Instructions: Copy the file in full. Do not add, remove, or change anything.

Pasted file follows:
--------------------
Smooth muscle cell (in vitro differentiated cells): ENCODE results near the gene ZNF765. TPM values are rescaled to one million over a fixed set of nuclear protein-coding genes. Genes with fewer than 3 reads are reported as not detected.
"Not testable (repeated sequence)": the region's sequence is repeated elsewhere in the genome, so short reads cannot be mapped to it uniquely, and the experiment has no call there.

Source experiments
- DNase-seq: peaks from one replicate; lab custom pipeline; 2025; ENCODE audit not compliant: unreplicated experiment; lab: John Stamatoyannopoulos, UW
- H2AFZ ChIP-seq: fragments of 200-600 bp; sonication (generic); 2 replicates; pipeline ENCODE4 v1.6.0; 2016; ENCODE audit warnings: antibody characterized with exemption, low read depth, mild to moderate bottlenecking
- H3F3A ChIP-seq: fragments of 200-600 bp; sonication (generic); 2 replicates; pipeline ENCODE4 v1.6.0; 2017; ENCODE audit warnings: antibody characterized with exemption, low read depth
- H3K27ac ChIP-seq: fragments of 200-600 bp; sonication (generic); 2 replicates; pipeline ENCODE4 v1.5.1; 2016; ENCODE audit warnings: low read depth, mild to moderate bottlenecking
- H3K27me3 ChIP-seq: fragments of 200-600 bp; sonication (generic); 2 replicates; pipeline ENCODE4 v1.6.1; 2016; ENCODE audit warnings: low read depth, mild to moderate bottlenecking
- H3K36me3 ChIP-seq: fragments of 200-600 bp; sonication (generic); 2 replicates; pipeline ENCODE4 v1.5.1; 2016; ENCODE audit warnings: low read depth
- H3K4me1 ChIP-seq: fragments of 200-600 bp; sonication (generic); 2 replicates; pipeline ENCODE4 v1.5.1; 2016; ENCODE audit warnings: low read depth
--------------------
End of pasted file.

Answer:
Smooth muscle cell (in vitro differentiated cells): ENCODE results near the gene ZNF765. TPM values are rescaled to one million over a fixed set of nuclear protein-coding genes. Genes with fewer than 3 reads are reported as not detected.
"Not testable (repeated sequence)": the region's sequence is repeated elsewhere in the genome, so short reads cannot be mapped to it uniquely, and the experiment has no call there.

Source experiments
- DNase-seq: peaks from one replicate; lab custom pipeline; 2025; ENCODE audit not compliant: unreplicated experiment; lab: John Stamatoyannopoulos, UW
- H2AFZ ChIP-seq: fragments of 200-600 bp; sonication (generic); 2 replicates; pipeline ENCODE4 v1.6.0; 2016; ENCODE audit warnings: antibody characterized with exemption, low read depth, mild to moderate bottlenecking
- H3F3A ChIP-seq: fragments of 200-600 bp; sonication (generic); 2 replicates; pipeline ENCODE4 v1.6.0; 2017; ENCODE audit warnings: antibody characterized with exemption, low read depth
- H3K27ac ChIP-seq: fragments of 200-600 bp; sonication (generic); 2 replicates; pipeline ENCODE4 v1.5.1; 2016; ENCODE audit warnings: low read depth, mild to moderate bottlenecking
- H3K27me3 ChIP-seq: fragments of 200-600 bp; sonication (generic); 2 replicates; pipeline ENCODE4 v1.6.1; 2016; ENCODE audit warnings: low read depth, mild to moderate bottlenecking
- H3K36me3 ChIP-seq: fragments of 200-600 bp; sonication (generic); 2 replicates; pipeline ENCODE4 v1.5.1; 2016; ENCODE audit warnings: low read depth
- H3K4me1 ChIP-seq: fragments of 200-600 bp; sonication (generic); 2 replicates; pipeline ENCODE4 v1.5.1; 2016; ENCODE audit warnings: low read depth